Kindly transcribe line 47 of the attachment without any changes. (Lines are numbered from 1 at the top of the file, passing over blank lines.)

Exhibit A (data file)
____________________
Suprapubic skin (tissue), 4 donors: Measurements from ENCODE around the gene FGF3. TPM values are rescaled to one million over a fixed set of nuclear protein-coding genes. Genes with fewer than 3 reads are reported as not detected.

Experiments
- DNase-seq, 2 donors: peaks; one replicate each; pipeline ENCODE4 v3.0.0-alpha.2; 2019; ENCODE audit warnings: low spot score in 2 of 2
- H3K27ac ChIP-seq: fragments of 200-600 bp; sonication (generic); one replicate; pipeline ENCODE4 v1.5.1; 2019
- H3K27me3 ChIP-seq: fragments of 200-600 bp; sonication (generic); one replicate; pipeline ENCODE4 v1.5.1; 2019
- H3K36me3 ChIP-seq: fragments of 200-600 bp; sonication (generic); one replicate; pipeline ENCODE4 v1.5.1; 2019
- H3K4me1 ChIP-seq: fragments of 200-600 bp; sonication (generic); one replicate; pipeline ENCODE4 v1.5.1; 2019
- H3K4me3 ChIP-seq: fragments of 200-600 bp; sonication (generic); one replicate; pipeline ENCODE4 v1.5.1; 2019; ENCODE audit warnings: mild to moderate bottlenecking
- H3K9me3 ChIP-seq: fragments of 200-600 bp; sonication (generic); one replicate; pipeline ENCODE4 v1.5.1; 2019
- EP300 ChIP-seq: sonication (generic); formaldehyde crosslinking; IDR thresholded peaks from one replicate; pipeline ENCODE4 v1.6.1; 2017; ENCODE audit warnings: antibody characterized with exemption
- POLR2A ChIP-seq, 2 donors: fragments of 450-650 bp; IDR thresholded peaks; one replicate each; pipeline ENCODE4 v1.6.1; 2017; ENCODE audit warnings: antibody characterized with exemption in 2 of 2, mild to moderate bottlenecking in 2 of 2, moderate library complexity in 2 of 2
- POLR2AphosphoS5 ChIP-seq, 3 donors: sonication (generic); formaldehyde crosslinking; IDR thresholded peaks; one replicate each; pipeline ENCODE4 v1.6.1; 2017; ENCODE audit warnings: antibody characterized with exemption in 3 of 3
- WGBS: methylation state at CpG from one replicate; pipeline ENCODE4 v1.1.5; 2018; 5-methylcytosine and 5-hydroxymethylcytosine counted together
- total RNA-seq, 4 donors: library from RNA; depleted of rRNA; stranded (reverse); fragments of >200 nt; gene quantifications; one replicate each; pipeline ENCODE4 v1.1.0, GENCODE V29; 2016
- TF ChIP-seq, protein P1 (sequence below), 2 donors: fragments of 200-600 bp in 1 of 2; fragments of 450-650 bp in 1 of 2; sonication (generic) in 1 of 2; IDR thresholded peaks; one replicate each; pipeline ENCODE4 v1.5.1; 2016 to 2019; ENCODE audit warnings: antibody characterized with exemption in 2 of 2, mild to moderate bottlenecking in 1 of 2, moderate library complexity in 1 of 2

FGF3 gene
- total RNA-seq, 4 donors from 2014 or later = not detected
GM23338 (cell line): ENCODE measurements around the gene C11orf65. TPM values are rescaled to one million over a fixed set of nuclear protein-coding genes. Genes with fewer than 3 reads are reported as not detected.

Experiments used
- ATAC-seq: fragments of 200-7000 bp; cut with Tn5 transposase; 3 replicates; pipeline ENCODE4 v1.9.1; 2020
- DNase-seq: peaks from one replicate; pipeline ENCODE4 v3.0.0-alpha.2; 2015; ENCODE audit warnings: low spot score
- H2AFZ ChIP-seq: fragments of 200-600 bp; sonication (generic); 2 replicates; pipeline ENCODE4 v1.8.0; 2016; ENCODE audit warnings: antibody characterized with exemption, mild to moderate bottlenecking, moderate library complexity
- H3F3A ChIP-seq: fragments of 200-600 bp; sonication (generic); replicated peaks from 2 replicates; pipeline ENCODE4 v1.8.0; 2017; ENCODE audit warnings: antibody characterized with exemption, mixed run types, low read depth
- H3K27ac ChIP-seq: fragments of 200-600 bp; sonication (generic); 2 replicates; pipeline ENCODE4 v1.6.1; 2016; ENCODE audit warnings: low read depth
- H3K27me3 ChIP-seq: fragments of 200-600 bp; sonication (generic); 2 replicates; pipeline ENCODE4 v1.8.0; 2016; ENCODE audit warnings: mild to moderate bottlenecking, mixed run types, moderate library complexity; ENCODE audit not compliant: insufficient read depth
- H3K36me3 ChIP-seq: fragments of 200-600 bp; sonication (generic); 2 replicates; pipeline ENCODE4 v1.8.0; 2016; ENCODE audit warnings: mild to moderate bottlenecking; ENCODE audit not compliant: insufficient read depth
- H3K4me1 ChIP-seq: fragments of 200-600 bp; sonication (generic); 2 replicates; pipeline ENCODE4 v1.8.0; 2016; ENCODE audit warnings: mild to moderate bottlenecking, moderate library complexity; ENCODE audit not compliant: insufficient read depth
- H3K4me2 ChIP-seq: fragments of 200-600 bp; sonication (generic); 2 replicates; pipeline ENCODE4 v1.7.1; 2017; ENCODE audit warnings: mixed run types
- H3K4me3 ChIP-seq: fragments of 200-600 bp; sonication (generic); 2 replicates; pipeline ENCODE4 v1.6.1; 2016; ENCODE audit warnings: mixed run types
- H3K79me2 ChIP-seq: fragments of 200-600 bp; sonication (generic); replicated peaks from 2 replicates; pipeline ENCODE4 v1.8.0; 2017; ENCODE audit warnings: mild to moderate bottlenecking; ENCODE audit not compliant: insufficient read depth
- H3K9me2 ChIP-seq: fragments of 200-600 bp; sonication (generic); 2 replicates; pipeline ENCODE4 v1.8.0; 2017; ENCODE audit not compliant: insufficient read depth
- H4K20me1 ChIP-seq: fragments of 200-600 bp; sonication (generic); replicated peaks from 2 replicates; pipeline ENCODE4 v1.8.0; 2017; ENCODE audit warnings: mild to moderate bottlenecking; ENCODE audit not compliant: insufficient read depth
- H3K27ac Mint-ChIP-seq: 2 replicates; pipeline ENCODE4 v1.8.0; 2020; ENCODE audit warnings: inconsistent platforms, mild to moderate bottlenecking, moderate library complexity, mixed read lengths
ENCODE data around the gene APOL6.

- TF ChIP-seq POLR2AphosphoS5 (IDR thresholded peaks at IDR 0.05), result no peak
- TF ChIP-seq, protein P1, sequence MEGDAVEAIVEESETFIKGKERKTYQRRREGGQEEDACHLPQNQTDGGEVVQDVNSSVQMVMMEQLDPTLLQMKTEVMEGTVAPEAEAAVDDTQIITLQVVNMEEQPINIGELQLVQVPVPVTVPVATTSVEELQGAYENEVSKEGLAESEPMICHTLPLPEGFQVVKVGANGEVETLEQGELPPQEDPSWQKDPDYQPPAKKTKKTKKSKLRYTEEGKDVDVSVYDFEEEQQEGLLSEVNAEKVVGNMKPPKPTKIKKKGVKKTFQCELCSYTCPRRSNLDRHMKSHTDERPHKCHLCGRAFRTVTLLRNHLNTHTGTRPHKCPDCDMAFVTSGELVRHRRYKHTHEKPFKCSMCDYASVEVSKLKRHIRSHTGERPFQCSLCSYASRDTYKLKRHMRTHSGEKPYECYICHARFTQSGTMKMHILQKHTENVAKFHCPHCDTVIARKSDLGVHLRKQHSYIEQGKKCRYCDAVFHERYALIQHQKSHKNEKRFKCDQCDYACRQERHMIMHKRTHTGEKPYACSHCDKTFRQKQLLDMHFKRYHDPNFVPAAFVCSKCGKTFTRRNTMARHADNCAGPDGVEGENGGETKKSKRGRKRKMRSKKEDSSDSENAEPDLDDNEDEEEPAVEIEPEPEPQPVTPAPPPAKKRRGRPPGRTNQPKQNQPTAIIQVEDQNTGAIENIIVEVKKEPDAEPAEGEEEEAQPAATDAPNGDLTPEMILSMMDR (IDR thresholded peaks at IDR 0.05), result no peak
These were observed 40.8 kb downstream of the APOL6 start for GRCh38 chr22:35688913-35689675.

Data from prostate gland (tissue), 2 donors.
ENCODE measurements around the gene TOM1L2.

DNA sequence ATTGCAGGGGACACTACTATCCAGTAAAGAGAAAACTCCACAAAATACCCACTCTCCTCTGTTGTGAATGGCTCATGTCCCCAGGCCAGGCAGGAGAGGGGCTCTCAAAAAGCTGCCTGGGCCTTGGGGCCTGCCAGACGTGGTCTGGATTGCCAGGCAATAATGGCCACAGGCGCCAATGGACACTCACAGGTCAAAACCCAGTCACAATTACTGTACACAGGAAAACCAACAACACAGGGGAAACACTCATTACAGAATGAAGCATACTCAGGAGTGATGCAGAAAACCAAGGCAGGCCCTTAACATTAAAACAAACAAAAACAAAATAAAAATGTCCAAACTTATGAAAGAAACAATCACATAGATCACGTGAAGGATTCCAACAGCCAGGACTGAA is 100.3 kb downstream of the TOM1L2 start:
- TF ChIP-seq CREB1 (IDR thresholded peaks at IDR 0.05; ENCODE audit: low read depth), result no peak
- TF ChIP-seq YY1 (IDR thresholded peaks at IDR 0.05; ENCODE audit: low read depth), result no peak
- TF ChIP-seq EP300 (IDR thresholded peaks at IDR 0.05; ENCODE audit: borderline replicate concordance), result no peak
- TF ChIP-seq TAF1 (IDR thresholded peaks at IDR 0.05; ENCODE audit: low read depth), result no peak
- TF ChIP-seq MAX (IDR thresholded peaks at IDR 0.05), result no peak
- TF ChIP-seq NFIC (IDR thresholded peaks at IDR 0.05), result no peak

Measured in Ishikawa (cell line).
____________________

Measured in Ishikawa (cell line).